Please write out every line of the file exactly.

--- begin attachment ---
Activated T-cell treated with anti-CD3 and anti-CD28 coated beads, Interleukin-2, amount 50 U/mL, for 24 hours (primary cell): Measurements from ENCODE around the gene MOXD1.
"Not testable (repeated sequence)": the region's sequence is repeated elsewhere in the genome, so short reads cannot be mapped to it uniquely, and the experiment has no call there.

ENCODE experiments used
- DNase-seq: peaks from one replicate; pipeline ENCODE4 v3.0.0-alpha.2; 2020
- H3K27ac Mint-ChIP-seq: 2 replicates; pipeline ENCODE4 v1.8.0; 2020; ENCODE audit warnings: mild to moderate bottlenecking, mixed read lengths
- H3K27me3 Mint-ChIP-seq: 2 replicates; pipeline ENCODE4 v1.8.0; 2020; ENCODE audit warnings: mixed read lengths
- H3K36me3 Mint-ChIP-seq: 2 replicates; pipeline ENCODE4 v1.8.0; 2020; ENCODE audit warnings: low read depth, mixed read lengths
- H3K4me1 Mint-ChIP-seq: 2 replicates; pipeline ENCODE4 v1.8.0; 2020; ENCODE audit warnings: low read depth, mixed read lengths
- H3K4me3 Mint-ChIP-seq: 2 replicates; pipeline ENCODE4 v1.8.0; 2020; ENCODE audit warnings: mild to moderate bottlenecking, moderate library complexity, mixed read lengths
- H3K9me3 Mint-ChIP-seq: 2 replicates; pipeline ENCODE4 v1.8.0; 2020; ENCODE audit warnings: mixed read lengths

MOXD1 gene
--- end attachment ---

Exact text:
Activated T-cell treated with anti-CD3 and anti-CD28 coated beads, Interleukin-2, amount 50 U/mL, for 24 hours (primary cell): Measurements from ENCODE around the gene MOXD1.
"Not testable (repeated sequence)": the region's sequence is repeated elsewhere in the genome, so short reads cannot be mapped to it uniquely, and the experiment has no call there.

ENCODE experiments used
- DNase-seq: peaks from one replicate; pipeline ENCODE4 v3.0.0-alpha.2; 2020
- H3K27ac Mint-ChIP-seq: 2 replicates; pipeline ENCODE4 v1.8.0; 2020; ENCODE audit warnings: mild to moderate bottlenecking, mixed read lengths
- H3K27me3 Mint-ChIP-seq: 2 replicates; pipeline ENCODE4 v1.8.0; 2020; ENCODE audit warnings: mixed read lengths
- H3K36me3 Mint-ChIP-seq: 2 replicates; pipeline ENCODE4 v1.8.0; 2020; ENCODE audit warnings: low read depth, mixed read lengths
- H3K4me1 Mint-ChIP-seq: 2 replicates; pipeline ENCODE4 v1.8.0; 2020; ENCODE audit warnings: low read depth, mixed read lengths
- H3K4me3 Mint-ChIP-seq: 2 replicates; pipeline ENCODE4 v1.8.0; 2020; ENCODE audit warnings: mild to moderate bottlenecking, moderate library complexity, mixed read lengths
- H3K9me3 Mint-ChIP-seq: 2 replicates; pipeline ENCODE4 v1.8.0; 2020; ENCODE audit warnings: mixed read lengths

MOXD1 gene